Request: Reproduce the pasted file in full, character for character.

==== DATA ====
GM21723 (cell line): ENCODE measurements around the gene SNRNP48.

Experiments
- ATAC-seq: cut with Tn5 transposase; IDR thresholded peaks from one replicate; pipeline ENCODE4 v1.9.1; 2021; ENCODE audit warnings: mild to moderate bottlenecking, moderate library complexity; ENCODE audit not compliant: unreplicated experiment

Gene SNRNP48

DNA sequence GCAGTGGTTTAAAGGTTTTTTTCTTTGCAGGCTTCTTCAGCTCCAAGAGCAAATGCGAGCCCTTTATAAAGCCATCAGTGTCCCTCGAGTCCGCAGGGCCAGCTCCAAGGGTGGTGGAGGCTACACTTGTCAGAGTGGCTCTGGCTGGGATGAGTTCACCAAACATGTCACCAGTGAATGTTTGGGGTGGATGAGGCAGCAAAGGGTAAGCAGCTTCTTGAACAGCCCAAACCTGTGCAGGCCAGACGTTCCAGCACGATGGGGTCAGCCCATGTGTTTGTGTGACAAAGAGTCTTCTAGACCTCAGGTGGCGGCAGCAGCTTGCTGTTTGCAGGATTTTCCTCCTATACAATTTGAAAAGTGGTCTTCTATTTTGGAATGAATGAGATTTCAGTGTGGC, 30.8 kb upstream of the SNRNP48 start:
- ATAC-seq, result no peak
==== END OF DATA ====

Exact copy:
GM21723 (cell line): ENCODE measurements around the gene SNRNP48.

Experiments
- ATAC-seq: cut with Tn5 transposase; IDR thresholded peaks from one replicate; pipeline ENCODE4 v1.9.1; 2021; ENCODE audit warnings: mild to moderate bottlenecking, moderate library complexity; ENCODE audit not compliant: unreplicated experiment

Gene SNRNP48

DNA sequence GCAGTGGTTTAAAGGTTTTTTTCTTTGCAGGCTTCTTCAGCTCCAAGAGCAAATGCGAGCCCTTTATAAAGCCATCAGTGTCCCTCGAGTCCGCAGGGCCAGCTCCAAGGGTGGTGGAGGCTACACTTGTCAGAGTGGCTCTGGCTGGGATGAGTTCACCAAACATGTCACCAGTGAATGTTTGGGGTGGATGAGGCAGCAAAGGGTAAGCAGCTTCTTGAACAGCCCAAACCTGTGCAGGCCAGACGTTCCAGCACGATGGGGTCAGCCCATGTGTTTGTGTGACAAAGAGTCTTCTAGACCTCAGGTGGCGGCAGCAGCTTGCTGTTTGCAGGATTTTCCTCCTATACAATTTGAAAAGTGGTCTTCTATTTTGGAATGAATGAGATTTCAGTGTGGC, 30.8 kb upstream of the SNRNP48 start:
- ATAC-seq, result no peak